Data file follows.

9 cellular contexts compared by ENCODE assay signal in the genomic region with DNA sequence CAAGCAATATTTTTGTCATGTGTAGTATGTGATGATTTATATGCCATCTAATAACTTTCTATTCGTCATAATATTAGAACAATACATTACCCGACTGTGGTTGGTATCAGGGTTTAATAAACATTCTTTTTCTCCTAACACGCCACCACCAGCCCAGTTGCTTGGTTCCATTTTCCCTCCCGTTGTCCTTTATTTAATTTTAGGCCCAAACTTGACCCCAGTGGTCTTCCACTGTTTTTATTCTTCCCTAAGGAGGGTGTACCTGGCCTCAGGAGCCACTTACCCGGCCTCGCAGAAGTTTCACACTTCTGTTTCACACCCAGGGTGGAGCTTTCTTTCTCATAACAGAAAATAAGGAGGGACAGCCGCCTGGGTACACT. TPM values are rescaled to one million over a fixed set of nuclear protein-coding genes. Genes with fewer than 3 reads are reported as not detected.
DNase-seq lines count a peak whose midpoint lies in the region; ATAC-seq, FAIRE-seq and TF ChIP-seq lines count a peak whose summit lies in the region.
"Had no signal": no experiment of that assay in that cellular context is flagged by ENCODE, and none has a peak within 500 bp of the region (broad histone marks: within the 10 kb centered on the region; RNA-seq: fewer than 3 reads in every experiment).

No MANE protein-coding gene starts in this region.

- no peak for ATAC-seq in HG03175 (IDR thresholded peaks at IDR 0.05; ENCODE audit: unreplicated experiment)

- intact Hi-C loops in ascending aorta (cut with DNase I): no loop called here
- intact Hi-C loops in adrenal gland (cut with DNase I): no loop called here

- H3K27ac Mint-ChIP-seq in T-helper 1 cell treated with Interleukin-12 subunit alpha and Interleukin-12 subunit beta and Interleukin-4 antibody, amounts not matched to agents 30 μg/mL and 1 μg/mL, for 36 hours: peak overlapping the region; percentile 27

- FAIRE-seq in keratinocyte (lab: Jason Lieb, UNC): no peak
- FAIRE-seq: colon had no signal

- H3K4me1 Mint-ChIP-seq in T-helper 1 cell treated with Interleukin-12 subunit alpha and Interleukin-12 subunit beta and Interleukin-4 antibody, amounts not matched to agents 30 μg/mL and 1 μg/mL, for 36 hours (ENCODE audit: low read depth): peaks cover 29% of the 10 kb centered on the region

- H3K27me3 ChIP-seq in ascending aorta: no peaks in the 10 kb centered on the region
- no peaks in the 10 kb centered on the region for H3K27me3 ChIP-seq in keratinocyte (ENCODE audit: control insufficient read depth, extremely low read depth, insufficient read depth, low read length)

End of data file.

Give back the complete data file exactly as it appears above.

9 cellular contexts compared by ENCODE assay signal in the genomic region with DNA sequence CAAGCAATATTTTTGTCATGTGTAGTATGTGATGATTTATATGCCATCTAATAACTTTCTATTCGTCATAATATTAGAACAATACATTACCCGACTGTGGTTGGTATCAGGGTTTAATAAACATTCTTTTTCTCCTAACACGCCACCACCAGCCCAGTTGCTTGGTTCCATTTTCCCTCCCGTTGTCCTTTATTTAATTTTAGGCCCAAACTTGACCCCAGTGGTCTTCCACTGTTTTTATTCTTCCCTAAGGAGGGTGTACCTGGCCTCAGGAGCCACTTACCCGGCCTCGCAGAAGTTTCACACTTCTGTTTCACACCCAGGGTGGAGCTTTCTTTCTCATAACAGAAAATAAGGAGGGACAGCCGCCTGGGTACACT. TPM values are rescaled to one million over a fixed set of nuclear protein-coding genes. Genes with fewer than 3 reads are reported as not detected.
DNase-seq lines count a peak whose midpoint lies in the region; ATAC-seq, FAIRE-seq and TF ChIP-seq lines count a peak whose summit lies in the region.
"Had no signal": no experiment of that assay in that cellular context is flagged by ENCODE, and none has a peak within 500 bp of the region (broad histone marks: within the 10 kb centered on the region; RNA-seq: fewer than 3 reads in every experiment).

No MANE protein-coding gene starts in this region.

- no peak for ATAC-seq in HG03175 (IDR thresholded peaks at IDR 0.05; ENCODE audit: unreplicated experiment)

- intact Hi-C loops in ascending aorta (cut with DNase I): no loop called here
- intact Hi-C loops in adrenal gland (cut with DNase I): no loop called here

- H3K27ac Mint-ChIP-seq in T-helper 1 cell treated with Interleukin-12 subunit alpha and Interleukin-12 subunit beta and Interleukin-4 antibody, amounts not matched to agents 30 μg/mL and 1 μg/mL, for 36 hours: peak overlapping the region; percentile 27

- FAIRE-seq in keratinocyte (lab: Jason Lieb, UNC): no peak
- FAIRE-seq: colon had no signal

- H3K4me1 Mint-ChIP-seq in T-helper 1 cell treated with Interleukin-12 subunit alpha and Interleukin-12 subunit beta and Interleukin-4 antibody, amounts not matched to agents 30 μg/mL and 1 μg/mL, for 36 hours (ENCODE audit: low read depth): peaks cover 29% of the 10 kb centered on the region

- H3K27me3 ChIP-seq in ascending aorta: no peaks in the 10 kb centered on the region
- no peaks in the 10 kb centered on the region for H3K27me3 ChIP-seq in keratinocyte (ENCODE audit: control insufficient read depth, extremely low read depth, insufficient read depth, low read length)